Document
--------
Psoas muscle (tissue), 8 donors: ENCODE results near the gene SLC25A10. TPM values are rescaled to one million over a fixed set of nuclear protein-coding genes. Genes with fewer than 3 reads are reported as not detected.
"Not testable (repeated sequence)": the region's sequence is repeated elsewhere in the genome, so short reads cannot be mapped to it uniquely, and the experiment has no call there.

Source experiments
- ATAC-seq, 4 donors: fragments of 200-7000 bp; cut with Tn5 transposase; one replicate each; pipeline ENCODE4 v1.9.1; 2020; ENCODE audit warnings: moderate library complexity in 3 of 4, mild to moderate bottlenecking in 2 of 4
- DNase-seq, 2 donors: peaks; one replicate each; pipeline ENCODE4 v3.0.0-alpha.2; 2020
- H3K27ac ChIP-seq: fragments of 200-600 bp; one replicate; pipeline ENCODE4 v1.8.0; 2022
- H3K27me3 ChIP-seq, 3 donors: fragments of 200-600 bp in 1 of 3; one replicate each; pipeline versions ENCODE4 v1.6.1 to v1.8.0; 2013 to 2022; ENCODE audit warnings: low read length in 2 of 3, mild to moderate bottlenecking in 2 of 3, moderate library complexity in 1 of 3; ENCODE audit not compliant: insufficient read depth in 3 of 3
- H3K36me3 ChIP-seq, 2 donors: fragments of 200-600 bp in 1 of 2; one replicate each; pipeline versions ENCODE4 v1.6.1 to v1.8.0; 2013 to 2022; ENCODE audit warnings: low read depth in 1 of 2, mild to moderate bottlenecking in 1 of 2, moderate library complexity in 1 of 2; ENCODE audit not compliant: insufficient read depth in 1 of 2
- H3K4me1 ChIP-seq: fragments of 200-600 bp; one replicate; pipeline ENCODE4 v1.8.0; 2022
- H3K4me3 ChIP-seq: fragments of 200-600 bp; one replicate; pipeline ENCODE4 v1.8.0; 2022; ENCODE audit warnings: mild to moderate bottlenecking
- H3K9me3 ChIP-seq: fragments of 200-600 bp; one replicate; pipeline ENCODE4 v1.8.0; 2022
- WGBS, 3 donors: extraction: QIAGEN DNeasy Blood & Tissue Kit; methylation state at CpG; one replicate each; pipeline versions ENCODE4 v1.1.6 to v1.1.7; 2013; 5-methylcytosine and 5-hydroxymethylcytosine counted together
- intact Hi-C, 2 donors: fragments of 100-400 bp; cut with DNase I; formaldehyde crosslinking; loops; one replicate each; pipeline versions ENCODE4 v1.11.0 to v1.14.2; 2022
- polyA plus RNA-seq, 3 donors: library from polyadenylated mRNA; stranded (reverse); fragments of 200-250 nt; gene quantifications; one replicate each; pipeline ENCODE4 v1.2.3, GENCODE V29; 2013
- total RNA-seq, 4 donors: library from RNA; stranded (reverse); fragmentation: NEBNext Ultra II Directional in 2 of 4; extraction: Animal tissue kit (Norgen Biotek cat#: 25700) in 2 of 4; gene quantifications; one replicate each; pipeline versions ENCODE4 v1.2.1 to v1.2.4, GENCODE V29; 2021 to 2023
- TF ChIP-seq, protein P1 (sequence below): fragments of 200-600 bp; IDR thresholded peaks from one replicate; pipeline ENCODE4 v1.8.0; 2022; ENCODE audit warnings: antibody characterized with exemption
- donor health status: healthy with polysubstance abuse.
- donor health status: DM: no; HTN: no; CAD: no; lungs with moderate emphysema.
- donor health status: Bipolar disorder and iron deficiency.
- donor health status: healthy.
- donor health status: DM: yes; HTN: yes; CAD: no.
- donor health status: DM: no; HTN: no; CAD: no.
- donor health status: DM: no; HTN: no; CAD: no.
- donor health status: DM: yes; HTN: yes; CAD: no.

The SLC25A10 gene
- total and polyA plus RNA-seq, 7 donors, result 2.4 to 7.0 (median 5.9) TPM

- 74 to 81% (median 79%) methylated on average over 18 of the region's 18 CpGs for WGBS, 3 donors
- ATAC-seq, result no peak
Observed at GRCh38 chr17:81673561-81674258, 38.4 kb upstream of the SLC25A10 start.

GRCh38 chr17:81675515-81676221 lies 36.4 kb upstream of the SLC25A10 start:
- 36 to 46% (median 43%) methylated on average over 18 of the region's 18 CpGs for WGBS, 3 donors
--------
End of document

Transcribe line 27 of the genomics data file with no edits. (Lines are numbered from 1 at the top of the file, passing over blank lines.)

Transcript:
- 74 to 81% (median 79%) methylated on average over 18 of the region's 18 CpGs for WGBS, 3 donors